Dr. Keith Debbage is on a new track. He’s been writing the State of the City Report for the Greensboro Partnership for twelve years, and in the past year, he has moved into research concerning the geography of entrepreneurship by metropolitan areas, a subject he describes as “a key part of our future.”
Debbage is a professor of urban development in the Department of Geography and Veteran Coleman Entrepreneurship Fellow in the UNCG Bryan School of Business and Economics. This fall he attended the World Bank/George Washington University Annual Entrepreneurship Conference in Washington DC, presenting a paper titled “Geographies of Entrepreneurial Ecosystems: Non-Farm Proprietorship Employment by U.S. Metropolitan Area.” He finds his new research and teaching interests well-suited to a city like Greensboro, experiencing significant changes and development in recent years, especially regarding the ongoing evolution of its own entrepreneurial ecosystem.
Following his submission of this year’s State of the City analysis, his op-ed in the News & Record reported on Greensboro’s “fledgling recovery,” citing major developments in downtown, the desirability of a growing Greensboro as a place to live, and a low high school dropout rate. Debbage and his colleagues have studied comparable developing cities, such as Greenville, S.C., and Chattanooga, Tenn.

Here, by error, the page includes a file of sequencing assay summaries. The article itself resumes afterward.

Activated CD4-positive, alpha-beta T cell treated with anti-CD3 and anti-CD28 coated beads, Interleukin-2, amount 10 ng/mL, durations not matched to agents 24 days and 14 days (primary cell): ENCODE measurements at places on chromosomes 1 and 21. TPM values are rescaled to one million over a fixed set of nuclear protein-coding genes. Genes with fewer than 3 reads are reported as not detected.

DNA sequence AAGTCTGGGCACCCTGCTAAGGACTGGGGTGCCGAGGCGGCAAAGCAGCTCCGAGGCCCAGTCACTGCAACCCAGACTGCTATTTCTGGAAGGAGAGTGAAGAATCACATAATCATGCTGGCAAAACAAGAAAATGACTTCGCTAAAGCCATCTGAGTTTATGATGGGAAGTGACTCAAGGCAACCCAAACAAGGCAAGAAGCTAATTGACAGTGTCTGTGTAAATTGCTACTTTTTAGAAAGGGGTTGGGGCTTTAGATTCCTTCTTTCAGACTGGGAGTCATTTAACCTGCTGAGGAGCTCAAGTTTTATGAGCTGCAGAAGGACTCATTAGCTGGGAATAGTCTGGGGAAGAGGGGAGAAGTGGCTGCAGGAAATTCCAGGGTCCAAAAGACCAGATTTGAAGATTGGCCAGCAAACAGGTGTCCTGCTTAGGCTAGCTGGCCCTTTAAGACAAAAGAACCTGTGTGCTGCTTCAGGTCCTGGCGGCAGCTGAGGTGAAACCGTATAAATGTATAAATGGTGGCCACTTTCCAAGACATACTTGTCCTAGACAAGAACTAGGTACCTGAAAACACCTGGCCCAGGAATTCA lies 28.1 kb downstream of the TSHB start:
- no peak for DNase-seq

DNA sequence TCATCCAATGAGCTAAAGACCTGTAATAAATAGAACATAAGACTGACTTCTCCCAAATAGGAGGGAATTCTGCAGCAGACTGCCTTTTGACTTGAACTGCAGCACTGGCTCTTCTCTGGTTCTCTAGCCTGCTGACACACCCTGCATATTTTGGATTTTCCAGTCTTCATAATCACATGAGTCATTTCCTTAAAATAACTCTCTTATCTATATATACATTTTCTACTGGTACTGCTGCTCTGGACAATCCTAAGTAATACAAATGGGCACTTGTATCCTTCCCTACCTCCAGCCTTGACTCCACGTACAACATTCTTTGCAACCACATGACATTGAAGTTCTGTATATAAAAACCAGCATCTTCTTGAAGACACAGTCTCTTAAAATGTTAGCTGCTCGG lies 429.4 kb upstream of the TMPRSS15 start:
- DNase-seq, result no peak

Debbage says of Greensboro, “There’s one big thing that makes us truly unique. A substantial amount of the really cool change in this city is not from the private sector, and it’s not from the public sector. It’s from the non-profits.” He points to the public art downtown, the urban greenway, Center City Park, and the Grasshoppers’ new stadium, noting that the Bryan Foundation, the Community Foundation of Greater Greensboro and other non-profits have spurred a great deal of Greensboro’s recent development.
In his teaching, Debbage strives to expose students to a blend of traditional research and applied research, or experience with real world projects. Students he’s worked with often go on to become Triad city planning directors or policy analysts in the U.S. Census Bureau, most likely because of their applied geography experience.
Debbage praises private entrepreneurs, some of them UNCG graduates, who are developing South Elm Street. As well, he praises Greensboro’s grassroots entrepreneurial startups and the “green shoots phenomenon” – young graduates inventing their own projects and, subsequently, careers.
He said, “To me, it’s an exciting time. Greensboro seems to be reinventing itself, moving away from declining traditional industry, and gradually developing new ways of doing business.”
By Susan Kirby-Smith